“These?  Oh, different places.  This one I ordered from a website,” she said, indicating the one with the suckling business man, “and these I got from VegFest.”

“What’s VegFest?”

“It’s a weekend event with lots of stalls and talks by veggies and veggie companies.  They have them a couple of times a year in different cities like London and Brighton.”

Luke had never met another vegetarian before, apart from Joe, and he’d had no idea there were enough of them to warrant weekend events like that.  He was impressed.

“Are you interested in becoming vegan?” the lady asked as Luke browsed the leaflets on display.

“Vegan?” said Luke, “That’s not a real word!  I’m a veggietareun and I wun’t be nothin’ else!”

“Well that’s good, but why are you a vegetarian?  Is it because you don’t want animals to be killed?”

“Of course,” said Luke.

“Well then, it might interest you to know that animals are also killed to supply you with milk and eggs,” the lady explained, with patience.

“I know that, that’s why I don’t eat ’em because I’m a veggie-tareun!” said Luke, slowly, with emphasis.  Not patience.  “Veggie (that’s short for vegetables) tareun (that means someone what eats ’em).  I on’y eat vegetables, which means things what grow after bein’ planted in the ground.”  It must be acknowledged that Luke was good at explaining things.

The lady looked as though she now understood and was very pleased about it.

“That means you’re a vegan young man, well done!”

Luke was unswayed.

“I’ll stick with words what make sense, thanks.”

The stall-holder smiled again.  The word didn’t matter.  Then she realised the boy had been browsing for a good few minutes and no responsible adult had materialised.

“Who did you come here with?” she asked, “is your mum or dad or somebody around here somewhere?”

Luke nodded.

“Mmm, somewhere.”

He continued browsing.  There was a lot of interesting stuff.  People needed to know this stuff.

“Where do you get these leaflets from?” he asked the lady.

“Why?  Do you want some?  You can take what you want,” she replied generously.

Luke couldn’t believe his luck.

“Just take ’em?  As many as I want?”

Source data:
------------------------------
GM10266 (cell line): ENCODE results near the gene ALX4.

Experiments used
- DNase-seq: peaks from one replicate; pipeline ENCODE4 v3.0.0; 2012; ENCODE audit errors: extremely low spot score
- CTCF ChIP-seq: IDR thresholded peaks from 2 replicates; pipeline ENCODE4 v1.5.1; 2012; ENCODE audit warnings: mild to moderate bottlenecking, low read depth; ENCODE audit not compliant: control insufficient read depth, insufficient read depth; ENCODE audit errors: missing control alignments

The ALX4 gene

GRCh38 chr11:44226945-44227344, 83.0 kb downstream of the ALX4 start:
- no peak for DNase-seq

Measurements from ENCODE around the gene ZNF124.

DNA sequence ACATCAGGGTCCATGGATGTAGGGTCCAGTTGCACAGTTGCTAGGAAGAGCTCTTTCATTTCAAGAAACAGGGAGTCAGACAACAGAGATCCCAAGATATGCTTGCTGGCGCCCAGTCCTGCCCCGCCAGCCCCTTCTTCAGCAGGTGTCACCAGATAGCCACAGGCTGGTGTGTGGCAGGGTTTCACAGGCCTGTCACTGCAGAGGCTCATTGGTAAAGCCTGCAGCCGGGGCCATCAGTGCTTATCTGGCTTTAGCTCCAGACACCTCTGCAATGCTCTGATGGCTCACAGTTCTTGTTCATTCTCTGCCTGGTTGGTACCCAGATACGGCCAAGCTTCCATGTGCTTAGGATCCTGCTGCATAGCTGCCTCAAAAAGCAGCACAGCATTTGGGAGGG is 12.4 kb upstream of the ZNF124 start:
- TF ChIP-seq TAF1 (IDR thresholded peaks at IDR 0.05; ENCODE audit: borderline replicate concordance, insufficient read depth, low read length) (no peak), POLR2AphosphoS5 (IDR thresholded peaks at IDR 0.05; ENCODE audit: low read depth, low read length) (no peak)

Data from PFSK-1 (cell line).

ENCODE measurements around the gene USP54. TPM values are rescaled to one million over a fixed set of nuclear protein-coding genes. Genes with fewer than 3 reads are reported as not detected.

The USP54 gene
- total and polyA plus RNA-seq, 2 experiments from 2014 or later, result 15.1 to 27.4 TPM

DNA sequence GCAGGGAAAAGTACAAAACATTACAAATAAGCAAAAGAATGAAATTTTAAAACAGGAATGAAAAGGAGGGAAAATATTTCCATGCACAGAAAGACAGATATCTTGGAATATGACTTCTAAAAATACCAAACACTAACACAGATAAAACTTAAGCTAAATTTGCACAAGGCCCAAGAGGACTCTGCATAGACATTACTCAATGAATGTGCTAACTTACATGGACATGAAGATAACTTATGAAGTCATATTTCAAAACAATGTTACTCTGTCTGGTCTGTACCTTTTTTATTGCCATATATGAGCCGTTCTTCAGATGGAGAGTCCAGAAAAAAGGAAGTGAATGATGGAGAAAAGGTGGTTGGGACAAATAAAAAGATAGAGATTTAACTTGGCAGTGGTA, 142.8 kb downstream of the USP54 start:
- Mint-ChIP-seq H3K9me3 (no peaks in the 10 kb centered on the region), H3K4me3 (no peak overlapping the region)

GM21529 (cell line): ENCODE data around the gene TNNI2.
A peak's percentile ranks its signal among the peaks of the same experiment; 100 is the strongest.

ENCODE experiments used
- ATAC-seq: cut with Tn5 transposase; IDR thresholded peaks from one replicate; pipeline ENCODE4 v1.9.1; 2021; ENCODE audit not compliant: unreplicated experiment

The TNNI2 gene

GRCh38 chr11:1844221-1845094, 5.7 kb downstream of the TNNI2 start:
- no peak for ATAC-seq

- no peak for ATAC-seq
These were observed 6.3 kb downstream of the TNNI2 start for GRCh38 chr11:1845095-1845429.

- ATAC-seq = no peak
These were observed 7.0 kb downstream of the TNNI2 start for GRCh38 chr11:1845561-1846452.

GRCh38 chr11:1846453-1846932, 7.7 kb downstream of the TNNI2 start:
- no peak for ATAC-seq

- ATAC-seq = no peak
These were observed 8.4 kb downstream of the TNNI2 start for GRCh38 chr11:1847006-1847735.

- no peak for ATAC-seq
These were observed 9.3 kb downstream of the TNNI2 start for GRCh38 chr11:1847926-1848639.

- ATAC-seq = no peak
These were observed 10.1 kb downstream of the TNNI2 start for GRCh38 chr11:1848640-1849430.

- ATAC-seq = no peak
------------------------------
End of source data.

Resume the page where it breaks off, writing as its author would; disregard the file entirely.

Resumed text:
“Yes,” the lady assured him, “they need to get out to the public; people need to know this stuff.”

“Yes they do!” said Luke, gratified to have found a kindred spirit, “have you got a box?”

“You want that many?” the lady raised her eyebrows, “it’ll be quite heavy if you fill a box. How will you carry it?  How will you get it home?”

“I’ve got a wheelbarra,” said Luke, proudly pointing to a rusty old one he’d bought for 50p ten minutes earlier, “an’ I’m not takin’ ’em home.”

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Chapter 11 continues tomorrow 🙂

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The lentil hotpot gambit and other clever tricks

For the whole story click here 🙂

The conclusion of Chapter Ten:

For dinner his mum had cooked lamb chops.  After getting to know Curly and Squirt, Joe couldn’t bring himself to actually bite into one but when no one was looking he cut a piece off and hid it in his pocket. Then he shoved some mashed potato in his mouth.  After swallowing, he started making retching noises.

“Joe!  Do you have to make that revolting noise?” his mum asked with disgust, “what’s the matter?”

Joe jumped up from the table and ran to the toilet.  Mrs Currant was close behind so he had to be quick. He tipped the pre-opened tin of lentil hotpot, that he’d hidden behind the toilet, into the bowl and then leaned over it and made vomiting noises.  Mrs Currant caught up.

“Oh, Joe, have you got a stomach bug?  I hope the rest of us don’t catch it!”

Joe looked up at her.

“No,” he said pathetically, “I think I’m allergic to meat.”  He bit his lip as he remembered Luke had told him not to tell her he was allergic, but to let her work it out for herself.

Mrs Currant looked in the toilet, saw the orange slop and thought with revulsion how different a person’s food looked when it came back up from how it looked when it went down, only moments before.  She looked at her son, he did look pale.

“Okay, you go and lay down.  I’ll bring you a glass of water and a bucket.”

“So far so good,” thought Joe and went to bed, hungry.

In the morning, he was even hungrier but knew he had to ditch one more meal.  As it was Saturday, breakfast consisted not only of cereal, but also fried eggs on toast.  First the cereal – Joe tipped the choco pops into his bowl and covered them with cows’ milk.  He put a spoonful into his mouth and immediately spat it back and grabbed his throat.  He gasped.

“I can’t breathe!” he whispered desperately as he bent his head to his knees and reached in his pyjama pocket for Luke’s mum’s blue eyeshadow.  He rubbed his fingertip into the colour and smeared it across his lips before lifting up his head to reveal it to …. no one.  The room was empty.  His dad had taken his plate into the living room to watch the news and his mum had gone to get the paper from the front door. Joe continued to hold his breath, hoping his mum would return before he was forced to exhale.  Just then the kitchen door opened and his older sister, Janet, walked in.